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4 Ways for End of Day Traders to Transform Their Trading

By Rob Colville on June 6, 2014 in

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End of day traders who have been around the block often celebrate their approach of trading as being the “Safe Haven” of styles. After all, the prospect of making vast returns from big swings in the market with far less time spent chained to the desk is seen as a “win-win” – not least to those boggle-eyed intra-day traders who have been smashed to bits by the market scalping!

With the many advantages in favour of end of day trading, you may be asking: “What could possibly be the downside?” But what many traders don’t realise when they blindly flock, in their droves, to trade the higher timeframes is that this style has its own set of problems too.

But unlike the more predictable and obvious mistakes made by the amateur trader, these sticking points are very specific and unique to end of day traders. By having both an awareness of them and knowing how to respond at the time will have a seismic bearing on your success as an end of day trader.

Join the Growing Band of End of Day Traders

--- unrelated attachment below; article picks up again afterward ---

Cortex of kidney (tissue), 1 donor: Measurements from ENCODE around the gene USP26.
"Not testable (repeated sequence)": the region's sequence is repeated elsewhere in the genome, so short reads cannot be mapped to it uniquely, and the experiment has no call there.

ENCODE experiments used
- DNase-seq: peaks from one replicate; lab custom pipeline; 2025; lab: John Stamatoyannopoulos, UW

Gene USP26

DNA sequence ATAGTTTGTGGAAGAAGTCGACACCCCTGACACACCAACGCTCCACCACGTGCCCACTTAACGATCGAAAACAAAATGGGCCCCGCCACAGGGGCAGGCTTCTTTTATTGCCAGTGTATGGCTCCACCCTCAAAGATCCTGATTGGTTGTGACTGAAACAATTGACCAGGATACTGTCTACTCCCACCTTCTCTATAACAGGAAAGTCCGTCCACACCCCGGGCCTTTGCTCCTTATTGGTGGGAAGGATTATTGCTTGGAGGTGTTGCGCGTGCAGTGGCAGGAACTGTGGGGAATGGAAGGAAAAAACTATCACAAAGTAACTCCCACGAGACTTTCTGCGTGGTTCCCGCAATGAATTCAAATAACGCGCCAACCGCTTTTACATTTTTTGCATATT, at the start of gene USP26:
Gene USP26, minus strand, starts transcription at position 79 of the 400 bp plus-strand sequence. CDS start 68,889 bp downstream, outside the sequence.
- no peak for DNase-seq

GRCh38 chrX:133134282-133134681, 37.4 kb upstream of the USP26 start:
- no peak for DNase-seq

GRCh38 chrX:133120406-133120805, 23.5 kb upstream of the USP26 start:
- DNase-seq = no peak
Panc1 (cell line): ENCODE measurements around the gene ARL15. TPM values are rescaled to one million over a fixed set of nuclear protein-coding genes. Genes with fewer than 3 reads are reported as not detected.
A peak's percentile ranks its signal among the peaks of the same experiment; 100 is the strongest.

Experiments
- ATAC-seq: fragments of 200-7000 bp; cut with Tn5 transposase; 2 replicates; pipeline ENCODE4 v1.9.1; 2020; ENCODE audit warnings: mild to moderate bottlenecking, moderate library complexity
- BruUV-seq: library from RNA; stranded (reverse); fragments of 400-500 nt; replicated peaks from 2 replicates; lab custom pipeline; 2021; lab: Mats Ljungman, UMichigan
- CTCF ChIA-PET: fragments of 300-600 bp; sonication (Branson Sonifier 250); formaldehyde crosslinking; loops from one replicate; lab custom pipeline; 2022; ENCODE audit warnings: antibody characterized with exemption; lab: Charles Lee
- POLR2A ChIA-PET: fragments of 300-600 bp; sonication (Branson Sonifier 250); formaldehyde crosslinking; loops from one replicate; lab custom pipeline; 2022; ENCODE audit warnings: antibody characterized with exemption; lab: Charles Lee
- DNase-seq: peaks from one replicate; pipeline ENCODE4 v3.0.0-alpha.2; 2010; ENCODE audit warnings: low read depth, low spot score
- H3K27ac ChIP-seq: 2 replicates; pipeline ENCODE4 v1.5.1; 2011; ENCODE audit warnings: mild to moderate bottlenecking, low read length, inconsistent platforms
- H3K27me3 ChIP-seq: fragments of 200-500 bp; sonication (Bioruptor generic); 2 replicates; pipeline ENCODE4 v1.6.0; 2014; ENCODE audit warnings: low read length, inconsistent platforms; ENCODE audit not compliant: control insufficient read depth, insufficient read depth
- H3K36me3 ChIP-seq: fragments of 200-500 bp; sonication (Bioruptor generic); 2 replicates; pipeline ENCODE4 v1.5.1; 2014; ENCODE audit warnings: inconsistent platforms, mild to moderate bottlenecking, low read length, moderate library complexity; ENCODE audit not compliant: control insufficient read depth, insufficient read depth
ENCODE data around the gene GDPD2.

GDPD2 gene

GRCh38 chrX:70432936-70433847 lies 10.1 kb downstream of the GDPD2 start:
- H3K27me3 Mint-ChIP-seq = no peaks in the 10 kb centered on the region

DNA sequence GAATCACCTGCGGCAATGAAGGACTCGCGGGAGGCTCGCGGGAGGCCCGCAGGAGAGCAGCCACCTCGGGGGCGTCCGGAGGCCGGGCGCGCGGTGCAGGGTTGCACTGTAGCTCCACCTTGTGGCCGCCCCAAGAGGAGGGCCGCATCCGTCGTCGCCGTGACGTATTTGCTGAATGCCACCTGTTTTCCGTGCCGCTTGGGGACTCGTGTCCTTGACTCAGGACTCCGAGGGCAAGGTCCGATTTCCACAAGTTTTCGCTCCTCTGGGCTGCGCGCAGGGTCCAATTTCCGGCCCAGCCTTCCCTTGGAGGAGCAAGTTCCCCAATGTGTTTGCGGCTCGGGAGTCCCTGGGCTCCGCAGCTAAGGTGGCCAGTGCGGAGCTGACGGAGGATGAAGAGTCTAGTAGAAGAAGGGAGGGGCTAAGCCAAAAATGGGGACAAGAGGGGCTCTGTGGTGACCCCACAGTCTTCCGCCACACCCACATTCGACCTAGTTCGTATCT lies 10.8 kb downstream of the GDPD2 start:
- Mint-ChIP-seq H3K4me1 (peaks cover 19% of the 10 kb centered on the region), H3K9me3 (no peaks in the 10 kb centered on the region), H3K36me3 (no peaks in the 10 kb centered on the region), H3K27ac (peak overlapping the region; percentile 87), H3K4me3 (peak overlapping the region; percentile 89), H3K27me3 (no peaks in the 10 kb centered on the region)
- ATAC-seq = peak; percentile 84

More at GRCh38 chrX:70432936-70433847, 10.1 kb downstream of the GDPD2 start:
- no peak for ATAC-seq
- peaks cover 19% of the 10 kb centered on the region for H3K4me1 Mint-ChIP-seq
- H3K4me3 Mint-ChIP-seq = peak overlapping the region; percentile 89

In this article we will discuss common pitfalls that end of day traders typically face – pitfalls which are unique to the higher timeframes. But, perhaps more crucially, we will tell you exactly what you need to do so you can overcome them – if not, avoid them completely.

Trapped in the House of Purgatory

staying out of the marketEver caught yourself watching your trade after it’s been triggered, only to find that you are now on an emotional rollercoaster of highs and lows? As your position flickers between profit and loss on your broker platform it causes you to feel of pain or gain depending on whether the trade is momentarily in your favour or against you. Sound familiar? Face it, we’ve all been there!

This is the very point where you have no idea whether your trade is likely to win or lose. Sure, you may have followed your strategy rules and no doubt it looked like a stellar set-up…but you are all too aware that nothing is guaranteed in the market…ever.